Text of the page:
that it is driven by the constitution. we have this fourth amendment view about privacy. a reasonable expectation and if the cop comes into your house and you left your pot on a table, you have a reasonable expectation of privacy. and we'll let the court throw the activity if the expectation was violated. and on the other hand, that the rummage through your truck. digested ifot privacy is a civil right or just an expectation. the tech community and has tried to sell the world it is an expectation that you should have no expectation for you the ultimate narrative of facebook some years ago, maybe it has changed, you do not have privacy , get over it. if you have no expectations or prevacid, there is nothing being violated. if you go back and look at the statements, what is happening
now, i think the country below the surface is struggling with should this be a right? should we philosophically shift what this is and is about transactional expectation. crooks i went to ask and you mentioned the philosophical differences between the u.s. and europe. dpr shouldnts of g not be included in the u.s. privacy law? >> i don't know the answer to that. i do not have in front to me all of the provisions. i think the market power consequences, are you creating a inadvertently instead of solidifying the power of the large companies over small ones. i think that is something we were really got an of the u.s. some argue the gdpr has erred in
the way it constructed of that. is a lot -- there this is what i would say. if i were writing, i would lay down the gdpr and lay down ofp-by-step and debate, does consumer have a right to be forgotten? does the consumer have a right to audit the data? say, which of these things do not fit to the american system and why and which one is weaker than what we would want and why? you could construct a companion, a cousin that would not be me withal but would rhy that. one of the things i worry about is, i'm afraid the citizen -- the system is so complex and so confusing that how are we going to make sure we generally empower consumers to take
control? i get lots of notices to click and it is a hobson choice. click it and get to use the service. don't click it and risk not getting it. you know, we are pretty embedded, we are beyond being internet being a discretionary activity to its interactivity. you have people debating. i just give you transparent and you say yes, we're done or be done more technologically. there are literally tech tools. you have companies that sell privacy products. or maybe like the credit rating agencies. i don't understand everything that goes into credit. the government says they have to tell me everything was a year for free. i can hire companies to help me review my credit and find the problems. or i can have somebody to monitor my credit for a fee and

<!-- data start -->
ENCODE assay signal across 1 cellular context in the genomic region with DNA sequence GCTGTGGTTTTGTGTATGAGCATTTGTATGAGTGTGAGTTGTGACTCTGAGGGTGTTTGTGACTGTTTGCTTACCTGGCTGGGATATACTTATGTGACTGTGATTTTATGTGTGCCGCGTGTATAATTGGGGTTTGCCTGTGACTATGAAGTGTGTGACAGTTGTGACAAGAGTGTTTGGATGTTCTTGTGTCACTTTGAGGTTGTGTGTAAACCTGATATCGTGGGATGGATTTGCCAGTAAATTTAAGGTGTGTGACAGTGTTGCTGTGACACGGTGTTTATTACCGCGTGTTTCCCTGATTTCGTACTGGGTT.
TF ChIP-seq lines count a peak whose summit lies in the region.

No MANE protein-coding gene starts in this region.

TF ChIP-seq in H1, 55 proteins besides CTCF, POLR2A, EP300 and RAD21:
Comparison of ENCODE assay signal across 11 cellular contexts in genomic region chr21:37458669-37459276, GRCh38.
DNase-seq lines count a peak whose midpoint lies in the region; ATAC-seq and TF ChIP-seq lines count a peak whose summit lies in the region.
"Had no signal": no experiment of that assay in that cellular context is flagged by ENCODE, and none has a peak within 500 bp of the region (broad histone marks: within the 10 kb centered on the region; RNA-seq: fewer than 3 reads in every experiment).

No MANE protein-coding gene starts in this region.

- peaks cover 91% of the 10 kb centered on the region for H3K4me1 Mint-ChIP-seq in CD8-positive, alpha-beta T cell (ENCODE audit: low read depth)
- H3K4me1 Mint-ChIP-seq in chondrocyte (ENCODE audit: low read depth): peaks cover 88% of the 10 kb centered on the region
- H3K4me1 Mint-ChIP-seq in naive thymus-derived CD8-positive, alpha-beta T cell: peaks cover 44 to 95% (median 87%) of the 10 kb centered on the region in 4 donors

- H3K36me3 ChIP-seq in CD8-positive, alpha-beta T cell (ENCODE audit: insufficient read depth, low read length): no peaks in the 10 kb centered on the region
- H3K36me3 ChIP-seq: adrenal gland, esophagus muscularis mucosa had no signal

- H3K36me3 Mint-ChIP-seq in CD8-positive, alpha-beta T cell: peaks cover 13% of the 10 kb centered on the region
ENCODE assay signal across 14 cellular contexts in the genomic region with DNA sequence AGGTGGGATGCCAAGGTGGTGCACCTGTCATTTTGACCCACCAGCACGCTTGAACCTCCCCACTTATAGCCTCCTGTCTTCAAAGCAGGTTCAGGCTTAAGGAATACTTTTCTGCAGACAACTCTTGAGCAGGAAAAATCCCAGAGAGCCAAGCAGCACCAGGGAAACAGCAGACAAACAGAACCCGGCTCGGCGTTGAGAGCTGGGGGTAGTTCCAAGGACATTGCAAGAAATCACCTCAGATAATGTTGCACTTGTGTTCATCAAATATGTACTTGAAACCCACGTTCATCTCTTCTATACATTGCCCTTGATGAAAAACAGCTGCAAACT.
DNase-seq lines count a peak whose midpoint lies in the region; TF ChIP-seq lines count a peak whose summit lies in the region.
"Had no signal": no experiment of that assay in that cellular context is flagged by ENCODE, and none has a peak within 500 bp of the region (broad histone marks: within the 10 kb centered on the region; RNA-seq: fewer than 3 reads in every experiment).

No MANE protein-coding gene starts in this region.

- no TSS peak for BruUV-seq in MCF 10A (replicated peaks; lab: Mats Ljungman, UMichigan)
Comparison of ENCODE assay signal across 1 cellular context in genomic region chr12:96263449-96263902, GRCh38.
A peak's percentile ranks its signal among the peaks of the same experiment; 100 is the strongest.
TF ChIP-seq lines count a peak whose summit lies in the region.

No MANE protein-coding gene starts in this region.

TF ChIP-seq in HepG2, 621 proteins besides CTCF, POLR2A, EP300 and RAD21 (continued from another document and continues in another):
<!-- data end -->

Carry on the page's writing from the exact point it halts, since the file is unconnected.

tell me when they find a problem. i am being taught how to fix inks that are wrong. i somehow since that one day consumers will need it for their data profile. some kind of credit agency like .eview of what they know your ability to modify and correct or delete. before we have to close, you declare the internet to be an >> i think thece internet is engineered to be open and i think it is culturally dementing to be open and i do not think -- demanding
to be open and i do think it will be closed. the air were here is -- error to handle ae ii was distorted legal problem. the cc cannot find a jurisdictional hook because of their staff predates the internet and congress never gave them direction to regulate. they reached for title ii as a clumsy cure for the judicial problem. the problem is that body of law has thousands of pages and lots of judicial presence and, law applications built around telephone service that i think is distorting. legislatorre's any who can tell me with a working knowledge of the hundreds of about theof things title ii.
is they goxample around insisting there is no rate making and no rate making in the democratic bill. that is completely wrong. wheeler preserved the right for the commission to declare it unjust and unreasonable and reject it. the statute allows for consumers to bring class action lawsuits and that is rate regulation. even today, you will see leaders and he will see fcc supporters, we took all of it away. my fear is i do not think you can have a good command of what you took away. it's a big, harry thing. whittle it down for me start with a blank page, intentional about what you want dumping a mountain el you want.e kern
congressman is absolutely do it. chris michael powell is ceo of the internet and tv association. at, first-time guest of the washington post, please come back. >> thank you. >> once tv was a three giant network frick in 1979, a small network with an unusual name rolled out a big idea, lets viewers decide all of their own what was important to them. see's that opened the door to washington policymakers for all to see brink and you unfiltered conversation. in the age of power to the people, this was true people power. the landscape has clearly changed and there is no monolithic media. youtube stars are a thing.
c-span big ideas is more relevant today than ever. no government money support c-span and nonpartisan coverage is a public service by satellite provider. on television and online, c-span is your unfiltered view so you can make up your own mind. >> vice president michael pence talks about the trump administration's commitment to during thesecurity american israel public affairs committee conference. his remarks are 30 minutes. after that, will hear from senator majority leader who spoke at the conference on how the democratic party supports israel.